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00000174-c556-d691-a376-cdd69ef90000WKSU undertakes a year-long examination of entrepreneurship in Northeast Ohio with a 360-degree look at business creation in the region and examine the resources available to start-ups, the opportunities, and pitfalls in the local business climate. The project includes long-form features as part of WKSU's ongoing Exploradio series as well as entrepreneurship-themed news reports.00000174-c556-d691-a376-cdd69efb0000The Entrepreneurship Beat is produced with generous support from the Burton D. Morgan Foundation. Burton D. Morgan Foundation champions the entrepreneurial spirit, contributes to a robust entrepreneurial ecosystem, and leads in the burgeoning field of entrepreneurship education. Read more about the project HERE.

Q&A With JumpStart CEO Ray Leach: Cleveland Needs Culture Change

Ray Leach
Jeff St. Clair
Ray Leach, CEO of Jumpstart, says businesses aren't actually moving out of Ohio -- they're staying and growing.

Since 2003, JumpStart has been working to grow an entrepreneurial ecosystem in Northeast Ohio. Its mission is to promote economic transformation by unlocking entrepreneurs' full potential.

Jeff St. Clair sits down with Ray Leach, CEO of JumpStart, to discuss entrepreneurism in Northeast Ohio.

Jeff St. Clair: What does Jumpstart do?

Ray Leach: Jumpstart’s mission is to unlock the potential of diverse and ambitious entrepreneurs to economically transform entire communities. So what that means is we coach thousands of entrepreneurs that are tech startups as well as micro enterprises and existing small businesses to help those organizations create new wealth, new jobs, new economic opportunity. We were founded in Northeast Ohio so that’s still where the majority of our efforts and activities happen, but we do work all across the state of Ohio and in New York. Secondarily, another big piece of what jumpstart works on is access to capital, so we’re investing in dozens of tech startups as well as helping to facilitate conventional loans and lending to more traditional companies located all throughout Ohio.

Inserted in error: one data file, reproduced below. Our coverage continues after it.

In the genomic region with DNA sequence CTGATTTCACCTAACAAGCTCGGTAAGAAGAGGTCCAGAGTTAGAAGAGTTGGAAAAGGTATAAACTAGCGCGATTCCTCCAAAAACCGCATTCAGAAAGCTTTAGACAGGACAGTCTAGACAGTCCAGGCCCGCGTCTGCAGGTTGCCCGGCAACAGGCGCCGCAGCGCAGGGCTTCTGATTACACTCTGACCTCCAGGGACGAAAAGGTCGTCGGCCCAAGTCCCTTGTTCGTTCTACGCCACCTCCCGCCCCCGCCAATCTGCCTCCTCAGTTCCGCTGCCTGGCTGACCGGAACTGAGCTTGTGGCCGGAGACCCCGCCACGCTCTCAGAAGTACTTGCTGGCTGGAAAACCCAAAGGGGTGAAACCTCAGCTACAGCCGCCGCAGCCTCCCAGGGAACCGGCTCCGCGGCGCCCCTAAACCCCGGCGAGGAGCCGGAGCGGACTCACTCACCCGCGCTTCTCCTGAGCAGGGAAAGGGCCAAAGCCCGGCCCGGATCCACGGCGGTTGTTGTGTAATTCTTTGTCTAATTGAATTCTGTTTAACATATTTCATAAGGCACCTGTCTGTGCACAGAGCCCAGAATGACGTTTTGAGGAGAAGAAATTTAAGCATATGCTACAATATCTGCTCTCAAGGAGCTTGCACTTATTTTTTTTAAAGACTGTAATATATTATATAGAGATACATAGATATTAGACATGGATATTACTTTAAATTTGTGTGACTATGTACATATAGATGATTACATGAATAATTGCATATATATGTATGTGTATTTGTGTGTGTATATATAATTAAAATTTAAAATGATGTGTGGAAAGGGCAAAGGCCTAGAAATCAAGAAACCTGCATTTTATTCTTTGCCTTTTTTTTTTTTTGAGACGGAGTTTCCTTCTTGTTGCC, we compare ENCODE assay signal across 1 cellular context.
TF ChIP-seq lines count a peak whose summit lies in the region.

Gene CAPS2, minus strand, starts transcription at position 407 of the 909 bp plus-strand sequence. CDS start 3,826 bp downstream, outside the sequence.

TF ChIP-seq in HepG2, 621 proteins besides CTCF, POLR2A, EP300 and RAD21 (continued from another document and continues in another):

J: When you think of Northeast Ohio, there’s a lot of a big companies, a lot of established companies, but it’s not necessarily a hotbed for new business creation. What are your goals and how are you going to get there?

R: To give a broader point of view, from 1990 to 2002 if you looked at the largest 61 economic regions in the United States, Northeast Ohio was the worst performing entrepreneurial region almost for 12 years in a row. This has a lot to do with the startup companies from the end of the 19th century to the beginning of the 20th century. Who ended up becoming major fortune 500 corporations, and we can go down the laundry list across Northeast Ohio – they’re all household brand names.

We need more of everything, but probably one of the more important things we need is a continued evolution of culture change.

Well, those companies eventually have real challenges, whether it’s globalization or offshore manufacturing. We need more of everything, but probably one of the more important things we need is a continued evolution of culture change. Entrepreneurship was kind of a four letter word fifteen years ago, not just in Northeast Ohio but across Ohio.

So as the economy has continued to evolve and change all across the state, leaders, private sector leaders, public sector leaders, philanthropy, all recognize that if we’re going to grow as a region and a state, then small businesses, startup businesses diverse businesses – business led by woman and people of color are one of, if not the most important priority around economic growth at the adult level.

Education is important, all these other issues are also important to the economic growth of our region, but the ability of a community to come together and support its startup companies, its existing small businesses, but also to connect those businesses with larger companies. JumpStart’s been at this for fifteen years. I’d describe the cultural evolution – we’re at about the halfway point.

These are typically generational. If you grew up in California, if you grew up in Boston, it would be very normal for your neighbor or your friend of a family would be a part of a startup. That’s really only become normal again in Northeast Ohio in the past ten years or so, that it is a more common reality.

J: It’s interesting that you say the biggest problem is culture, it’s not money. You would think you need investors or cohesive markets or something.